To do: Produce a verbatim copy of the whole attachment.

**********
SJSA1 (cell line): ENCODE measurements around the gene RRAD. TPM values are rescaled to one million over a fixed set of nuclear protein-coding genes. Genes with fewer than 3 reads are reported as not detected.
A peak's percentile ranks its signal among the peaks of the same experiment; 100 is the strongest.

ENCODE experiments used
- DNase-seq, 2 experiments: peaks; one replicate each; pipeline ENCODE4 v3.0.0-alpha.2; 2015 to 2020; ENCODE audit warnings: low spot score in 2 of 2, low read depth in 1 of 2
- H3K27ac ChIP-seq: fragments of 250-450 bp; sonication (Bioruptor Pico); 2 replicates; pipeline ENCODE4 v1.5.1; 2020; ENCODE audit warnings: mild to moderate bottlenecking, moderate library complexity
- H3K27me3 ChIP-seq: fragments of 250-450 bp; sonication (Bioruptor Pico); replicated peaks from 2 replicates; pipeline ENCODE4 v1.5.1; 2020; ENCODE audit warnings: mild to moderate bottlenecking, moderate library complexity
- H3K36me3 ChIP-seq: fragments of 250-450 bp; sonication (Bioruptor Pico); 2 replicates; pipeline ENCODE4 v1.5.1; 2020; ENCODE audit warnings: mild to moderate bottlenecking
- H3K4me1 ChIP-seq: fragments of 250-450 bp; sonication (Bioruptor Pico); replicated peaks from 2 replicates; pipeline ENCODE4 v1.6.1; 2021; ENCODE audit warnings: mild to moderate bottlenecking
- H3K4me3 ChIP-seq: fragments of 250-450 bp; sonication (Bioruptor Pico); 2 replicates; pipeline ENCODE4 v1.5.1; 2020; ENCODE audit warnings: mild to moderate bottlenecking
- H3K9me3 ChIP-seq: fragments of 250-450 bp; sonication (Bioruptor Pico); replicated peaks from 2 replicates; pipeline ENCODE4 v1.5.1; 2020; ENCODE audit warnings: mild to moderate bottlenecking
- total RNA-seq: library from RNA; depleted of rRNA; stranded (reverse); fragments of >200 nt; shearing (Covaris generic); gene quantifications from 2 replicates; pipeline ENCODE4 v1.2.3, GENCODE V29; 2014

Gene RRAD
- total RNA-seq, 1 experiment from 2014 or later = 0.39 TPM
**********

SJSA1 (cell line): ENCODE measurements around the gene RRAD. TPM values are rescaled to one million over a fixed set of nuclear protein-coding genes. Genes with fewer than 3 reads are reported as not detected.
A peak's percentile ranks its signal among the peaks of the same experiment; 100 is the strongest.

ENCODE experiments used
- DNase-seq, 2 experiments: peaks; one replicate each; pipeline ENCODE4 v3.0.0-alpha.2; 2015 to 2020; ENCODE audit warnings: low spot score in 2 of 2, low read depth in 1 of 2
- H3K27ac ChIP-seq: fragments of 250-450 bp; sonication (Bioruptor Pico); 2 replicates; pipeline ENCODE4 v1.5.1; 2020; ENCODE audit warnings: mild to moderate bottlenecking, moderate library complexity
- H3K27me3 ChIP-seq: fragments of 250-450 bp; sonication (Bioruptor Pico); replicated peaks from 2 replicates; pipeline ENCODE4 v1.5.1; 2020; ENCODE audit warnings: mild to moderate bottlenecking, moderate library complexity
- H3K36me3 ChIP-seq: fragments of 250-450 bp; sonication (Bioruptor Pico); 2 replicates; pipeline ENCODE4 v1.5.1; 2020; ENCODE audit warnings: mild to moderate bottlenecking
- H3K4me1 ChIP-seq: fragments of 250-450 bp; sonication (Bioruptor Pico); replicated peaks from 2 replicates; pipeline ENCODE4 v1.6.1; 2021; ENCODE audit warnings: mild to moderate bottlenecking
- H3K4me3 ChIP-seq: fragments of 250-450 bp; sonication (Bioruptor Pico); 2 replicates; pipeline ENCODE4 v1.5.1; 2020; ENCODE audit warnings: mild to moderate bottlenecking
- H3K9me3 ChIP-seq: fragments of 250-450 bp; sonication (Bioruptor Pico); replicated peaks from 2 replicates; pipeline ENCODE4 v1.5.1; 2020; ENCODE audit warnings: mild to moderate bottlenecking
- total RNA-seq: library from RNA; depleted of rRNA; stranded (reverse); fragments of >200 nt; shearing (Covaris generic); gene quantifications from 2 replicates; pipeline ENCODE4 v1.2.3, GENCODE V29; 2014

Gene RRAD
- total RNA-seq, 1 experiment from 2014 or later = 0.39 TPM